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decided*fn*: June 17, 1974.



Blackmun, J., delivered the opinion for a unanimous Court.

Author: Blackmun

[ 417 U.S. Page 537]

 MR. JUSTICE BLACKMUN delivered the opinion of the Court.

The Indian Reorganization Act of 1934, also known as the Wheeler-Howard Act, 48 Stat. 984, 25 U. S. C. § 461 et seq., accords an employment preference for qualified Indians in the Bureau of Indian Affairs (BIA or Bureau). Appellees, non-Indian BIA employees, challenged this preference as contrary to the anti-discrimination provisions of the Equal Employment Opportunity Act of 1972, 86 Stat. 103, 42 U. S. C. § 2000e et seq. (1970 ed., Supp. II), and as violative of the Due Process Clause of the Fifth Amendment. A three-judge Federal District Court concluded that the Indian preference under the 1934 Act was impliedly repealed by the 1972 Act. 359 F.Supp. 585 (NM 1973). We noted probable jurisdiction in order to examine the statutory and constitutional validity of this longstanding Indian preference. 414 U.S. 1142 (1974); 415 U.S. 946 (1974).


Section 12 of the Indian Reorganization Act, 48 Stat. 986, 25 U. S. C. § 472, provides:

"The Secretary of the Interior is directed to establish standards of health, age, character, experience, knowledge, and ability for Indians who may be appointed, without regard to civil-service laws,

[ 417 U.S. Page 538]

     to the various positions maintained, now or hereafter, by the Indian Office, [*fn1 ] in the administration of functions or services affecting any Indian tribe. Such qualified Indians shall hereafter have the preference to appointment to vacancies in any such positions."*fn2

In June 1972, pursuant to this provision, the Commissioner of Indian Affairs, with the approval of the Secretary of the Interior, issued a directive (Personnel Management Letter No. 72-12) (App. 52) stating that the BIA's policy would be to grant a preference to qualified Indians not only, as before, in the initial hiring stage, but also in the situation where an Indian and a non-Indian, both already employed by the BIA, were competing for a promotion within the Bureau.*fn3 The record indicates that this policy was implemented immediately.

[ 417 U.S. Page 539]

     Shortly thereafter, appellees, who are non-Indian employees of the BIA at Albuquerque,*fn4 instituted this class action, on behalf of themselves and other non-Indian employees similarly situated, in the United States District Court for the District of New Mexico, claiming that the "so-called 'Indian Preference Statutes,'" App. 15, were repealed by the 1972 Equal Employment Opportunity Act and deprived them of rights to property without due process of law, in violation of the Fifth Amendment.*fn5 Named as defendants were the Secretary of the Interior, the Commissioner of Indian Affairs, and the BIA Directors for the Albuquerque and Navajo Area Offices. Appellees claimed that implementation and enforcement of the new preference policy "placed and will continue to place [appellees] at a distinct disadvantage in competing for promotion and training programs with Indian employees, all of which has and will continue to subject the [appellees] to discrimination and deny them equal employment opportunity." App. 16.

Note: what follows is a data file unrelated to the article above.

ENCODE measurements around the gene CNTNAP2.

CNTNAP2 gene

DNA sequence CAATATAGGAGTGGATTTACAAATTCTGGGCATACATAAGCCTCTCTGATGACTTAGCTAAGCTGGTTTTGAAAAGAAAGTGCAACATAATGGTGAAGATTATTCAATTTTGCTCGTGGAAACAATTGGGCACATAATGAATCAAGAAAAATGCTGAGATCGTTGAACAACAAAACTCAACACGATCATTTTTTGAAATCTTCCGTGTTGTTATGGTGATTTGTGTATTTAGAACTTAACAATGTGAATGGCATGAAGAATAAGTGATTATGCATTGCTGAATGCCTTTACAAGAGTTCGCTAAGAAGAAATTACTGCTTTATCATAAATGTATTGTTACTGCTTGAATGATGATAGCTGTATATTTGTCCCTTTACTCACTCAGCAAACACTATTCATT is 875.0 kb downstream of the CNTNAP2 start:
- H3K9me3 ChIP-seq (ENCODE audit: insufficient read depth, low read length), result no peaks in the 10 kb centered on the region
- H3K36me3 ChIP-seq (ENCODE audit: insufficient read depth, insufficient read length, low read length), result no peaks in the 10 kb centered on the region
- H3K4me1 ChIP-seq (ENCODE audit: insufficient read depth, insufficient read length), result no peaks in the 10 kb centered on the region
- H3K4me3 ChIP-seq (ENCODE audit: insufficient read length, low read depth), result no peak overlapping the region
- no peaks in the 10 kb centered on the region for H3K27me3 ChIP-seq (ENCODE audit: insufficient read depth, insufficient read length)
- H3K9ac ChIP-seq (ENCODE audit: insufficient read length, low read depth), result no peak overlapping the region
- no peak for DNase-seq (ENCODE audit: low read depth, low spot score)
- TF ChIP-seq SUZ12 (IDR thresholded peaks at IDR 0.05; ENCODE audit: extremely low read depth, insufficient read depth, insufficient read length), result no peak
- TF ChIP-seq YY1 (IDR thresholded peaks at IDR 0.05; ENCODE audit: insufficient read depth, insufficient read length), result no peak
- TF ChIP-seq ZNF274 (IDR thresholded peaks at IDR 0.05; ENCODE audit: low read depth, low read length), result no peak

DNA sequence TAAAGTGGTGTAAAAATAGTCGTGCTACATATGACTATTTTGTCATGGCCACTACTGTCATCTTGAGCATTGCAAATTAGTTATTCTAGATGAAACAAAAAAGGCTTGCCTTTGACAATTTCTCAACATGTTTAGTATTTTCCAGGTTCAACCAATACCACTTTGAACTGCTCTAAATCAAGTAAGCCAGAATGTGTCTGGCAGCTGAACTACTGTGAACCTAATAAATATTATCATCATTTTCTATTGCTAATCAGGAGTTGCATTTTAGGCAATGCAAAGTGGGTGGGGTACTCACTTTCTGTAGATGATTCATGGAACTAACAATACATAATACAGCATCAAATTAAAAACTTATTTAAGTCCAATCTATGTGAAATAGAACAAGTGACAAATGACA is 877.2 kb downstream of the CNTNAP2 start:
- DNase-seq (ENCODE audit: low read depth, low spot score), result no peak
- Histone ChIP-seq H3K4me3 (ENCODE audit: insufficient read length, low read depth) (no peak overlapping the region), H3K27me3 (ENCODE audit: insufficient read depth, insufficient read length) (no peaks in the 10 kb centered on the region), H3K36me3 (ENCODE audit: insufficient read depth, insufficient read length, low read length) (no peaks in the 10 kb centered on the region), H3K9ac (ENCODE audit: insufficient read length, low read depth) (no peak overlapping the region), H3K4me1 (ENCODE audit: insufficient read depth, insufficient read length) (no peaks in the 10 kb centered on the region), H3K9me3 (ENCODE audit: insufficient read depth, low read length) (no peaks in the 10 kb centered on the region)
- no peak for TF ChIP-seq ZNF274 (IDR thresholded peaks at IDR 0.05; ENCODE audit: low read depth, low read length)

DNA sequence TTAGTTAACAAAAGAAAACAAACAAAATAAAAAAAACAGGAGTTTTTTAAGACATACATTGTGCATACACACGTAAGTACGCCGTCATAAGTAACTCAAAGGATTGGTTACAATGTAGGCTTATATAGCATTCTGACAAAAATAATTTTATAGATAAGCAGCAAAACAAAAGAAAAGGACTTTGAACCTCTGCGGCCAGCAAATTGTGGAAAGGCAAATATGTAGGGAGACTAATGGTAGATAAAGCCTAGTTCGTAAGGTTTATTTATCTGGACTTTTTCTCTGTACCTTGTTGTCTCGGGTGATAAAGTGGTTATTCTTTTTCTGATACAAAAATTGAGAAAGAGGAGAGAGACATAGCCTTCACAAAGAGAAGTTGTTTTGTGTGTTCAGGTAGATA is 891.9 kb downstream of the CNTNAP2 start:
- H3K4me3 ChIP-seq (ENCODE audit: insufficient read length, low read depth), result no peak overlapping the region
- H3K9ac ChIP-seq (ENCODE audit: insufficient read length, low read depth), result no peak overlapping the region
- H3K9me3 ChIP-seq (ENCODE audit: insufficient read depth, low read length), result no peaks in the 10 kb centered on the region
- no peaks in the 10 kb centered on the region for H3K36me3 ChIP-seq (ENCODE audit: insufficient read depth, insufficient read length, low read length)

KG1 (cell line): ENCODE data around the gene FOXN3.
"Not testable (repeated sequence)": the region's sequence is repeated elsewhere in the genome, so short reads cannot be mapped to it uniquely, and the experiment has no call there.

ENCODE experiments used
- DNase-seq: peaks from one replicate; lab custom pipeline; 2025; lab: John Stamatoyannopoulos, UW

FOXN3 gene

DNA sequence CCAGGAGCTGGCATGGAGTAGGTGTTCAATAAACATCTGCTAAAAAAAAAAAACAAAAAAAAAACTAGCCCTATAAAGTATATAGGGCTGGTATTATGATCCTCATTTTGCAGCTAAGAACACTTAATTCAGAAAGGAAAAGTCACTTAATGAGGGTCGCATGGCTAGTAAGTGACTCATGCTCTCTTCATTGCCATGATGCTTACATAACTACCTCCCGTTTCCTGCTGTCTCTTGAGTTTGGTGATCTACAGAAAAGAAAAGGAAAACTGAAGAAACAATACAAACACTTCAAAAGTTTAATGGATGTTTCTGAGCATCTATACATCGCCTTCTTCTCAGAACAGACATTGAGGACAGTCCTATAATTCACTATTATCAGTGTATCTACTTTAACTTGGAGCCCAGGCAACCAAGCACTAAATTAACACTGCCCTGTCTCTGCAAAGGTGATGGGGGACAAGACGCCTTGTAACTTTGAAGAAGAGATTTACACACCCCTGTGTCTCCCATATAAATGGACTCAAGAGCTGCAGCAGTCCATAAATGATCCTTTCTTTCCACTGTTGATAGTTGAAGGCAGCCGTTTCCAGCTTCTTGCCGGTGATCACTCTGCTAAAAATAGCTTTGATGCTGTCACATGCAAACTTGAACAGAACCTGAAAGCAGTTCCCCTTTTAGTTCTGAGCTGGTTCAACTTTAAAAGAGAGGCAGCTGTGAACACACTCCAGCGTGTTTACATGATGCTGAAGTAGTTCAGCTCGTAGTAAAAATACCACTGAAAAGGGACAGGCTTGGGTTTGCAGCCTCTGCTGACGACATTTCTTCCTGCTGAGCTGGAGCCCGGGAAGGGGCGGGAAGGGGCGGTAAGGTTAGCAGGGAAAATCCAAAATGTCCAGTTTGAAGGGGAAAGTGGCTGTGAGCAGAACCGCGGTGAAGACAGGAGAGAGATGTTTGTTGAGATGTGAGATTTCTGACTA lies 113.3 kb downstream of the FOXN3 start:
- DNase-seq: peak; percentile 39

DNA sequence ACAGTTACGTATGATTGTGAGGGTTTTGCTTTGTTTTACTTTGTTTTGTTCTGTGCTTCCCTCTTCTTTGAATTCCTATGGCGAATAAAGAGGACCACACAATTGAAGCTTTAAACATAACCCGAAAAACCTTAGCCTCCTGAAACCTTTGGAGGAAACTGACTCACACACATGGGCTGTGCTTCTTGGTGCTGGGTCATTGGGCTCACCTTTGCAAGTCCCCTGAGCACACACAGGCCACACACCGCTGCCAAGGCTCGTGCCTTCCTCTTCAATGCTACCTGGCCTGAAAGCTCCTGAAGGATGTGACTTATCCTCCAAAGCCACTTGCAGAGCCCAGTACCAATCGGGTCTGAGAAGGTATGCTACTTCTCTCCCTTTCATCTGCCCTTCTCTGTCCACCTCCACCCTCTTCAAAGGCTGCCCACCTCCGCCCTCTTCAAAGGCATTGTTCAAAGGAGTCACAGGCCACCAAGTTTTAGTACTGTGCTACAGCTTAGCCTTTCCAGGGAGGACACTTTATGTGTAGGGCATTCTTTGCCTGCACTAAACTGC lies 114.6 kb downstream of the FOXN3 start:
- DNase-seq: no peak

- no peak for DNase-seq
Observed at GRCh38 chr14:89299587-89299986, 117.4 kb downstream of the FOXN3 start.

[ 417 U.S. Page 540]

     A three-judge court was convened pursuant to 28 U. S. C. § 2282 because the complaint sought to enjoin, as unconstitutional, the enforcement of a federal statute. Appellant Amerind, a nonprofit organization representing Indian employees of the BIA, moved to intervene in support of the preference; this motion was granted by the District Court and Amerind thereafter participated at all stages of the litigation.

After a short trial focusing primarily on how the new policy, in fact, has been implemented, the District Court concluded that the Indian preference was implicitly repealed by § 11 of the Equal Employment Opportunity Act of 1972, Pub. L. 92-261, 86 Stat. 111, 42 U. S. C. § 2000e-16 (a) (1970 ed., Supp. II), proscribing discrimination in most federal employment on the basis of race.*fn6 Having found that Congress repealed the preference, it was unnecessary for the District Court to pass on its constitutionality. The court permanently enjoined appellants "from implementing any policy in the Bureau of Indian Affairs which would hire, promote, or reassign any person in preference to another solely for the reason that such person is an Indian." The execution and enforcement of the judgment of the District Court was

[ 417 U.S. Page 541]

     stayed by MR. JUSTICE MARSHALL on August 16, 1973, pending the disposition of this appeal.


The federal policy of according some hiring preference to Indians in the Indian service dates at least as far back as 1834.*fn7 Since that time, Congress repeatedly has enacted various preferences of the general type here at issue.*fn8 The purpose of these preferences, as variously expressed in the legislative history, has been to give Indians a greater participation in their own self-government;*fn9 to further the Government's trust obligation

[ 417 U.S. Page 542]

     toward the Indian tribes;*fn10 and to reduce the negative effect of having non-Indians administer matters that affect Indian tribal life.*fn11

The preference directly at issue here was enacted as an important part of the sweeping Indian Reorganization Act of 1934. The overriding purpose of that particular Act was to establish machinery whereby Indian tribes would be able to assume a greater degree of self-government, both politically and economically.*fn12 Congress was seeking to modify the then-existing situation whereby the primarily non-Indian-staffed BIA had plenary control, for all practical purposes, over the lives and destinies of the federally recognized Indian tribes. Initial congressional proposals ...

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